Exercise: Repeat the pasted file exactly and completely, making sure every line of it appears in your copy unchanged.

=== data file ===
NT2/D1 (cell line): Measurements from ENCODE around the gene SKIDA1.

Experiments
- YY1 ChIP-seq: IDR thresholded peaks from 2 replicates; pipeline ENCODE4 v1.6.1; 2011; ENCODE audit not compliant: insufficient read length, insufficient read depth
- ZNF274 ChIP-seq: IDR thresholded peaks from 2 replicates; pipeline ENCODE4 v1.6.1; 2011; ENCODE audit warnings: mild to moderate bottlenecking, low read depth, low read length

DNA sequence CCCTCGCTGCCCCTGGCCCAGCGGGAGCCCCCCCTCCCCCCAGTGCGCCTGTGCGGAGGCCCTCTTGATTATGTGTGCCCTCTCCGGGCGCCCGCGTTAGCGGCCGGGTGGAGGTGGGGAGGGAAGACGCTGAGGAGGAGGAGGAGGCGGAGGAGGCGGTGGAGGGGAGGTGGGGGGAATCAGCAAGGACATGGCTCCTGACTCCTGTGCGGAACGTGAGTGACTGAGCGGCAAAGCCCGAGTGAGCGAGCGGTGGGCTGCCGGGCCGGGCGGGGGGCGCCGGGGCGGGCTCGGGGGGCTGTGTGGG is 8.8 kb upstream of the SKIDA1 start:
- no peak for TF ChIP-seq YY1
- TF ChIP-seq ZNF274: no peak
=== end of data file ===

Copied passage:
NT2/D1 (cell line): Measurements from ENCODE around the gene SKIDA1.

Experiments
- YY1 ChIP-seq: IDR thresholded peaks from 2 replicates; pipeline ENCODE4 v1.6.1; 2011; ENCODE audit not compliant: insufficient read length, insufficient read depth
- ZNF274 ChIP-seq: IDR thresholded peaks from 2 replicates; pipeline ENCODE4 v1.6.1; 2011; ENCODE audit warnings: mild to moderate bottlenecking, low read depth, low read length

DNA sequence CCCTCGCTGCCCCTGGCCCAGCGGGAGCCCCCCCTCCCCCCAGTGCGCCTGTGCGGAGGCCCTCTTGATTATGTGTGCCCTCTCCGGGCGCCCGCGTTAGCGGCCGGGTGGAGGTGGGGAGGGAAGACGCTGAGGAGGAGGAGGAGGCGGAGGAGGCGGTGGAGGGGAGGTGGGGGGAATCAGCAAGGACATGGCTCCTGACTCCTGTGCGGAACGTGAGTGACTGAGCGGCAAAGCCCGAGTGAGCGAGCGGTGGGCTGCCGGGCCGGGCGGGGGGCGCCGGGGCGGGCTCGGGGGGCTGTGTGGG is 8.8 kb upstream of the SKIDA1 start:
- no peak for TF ChIP-seq YY1
- TF ChIP-seq ZNF274: no peak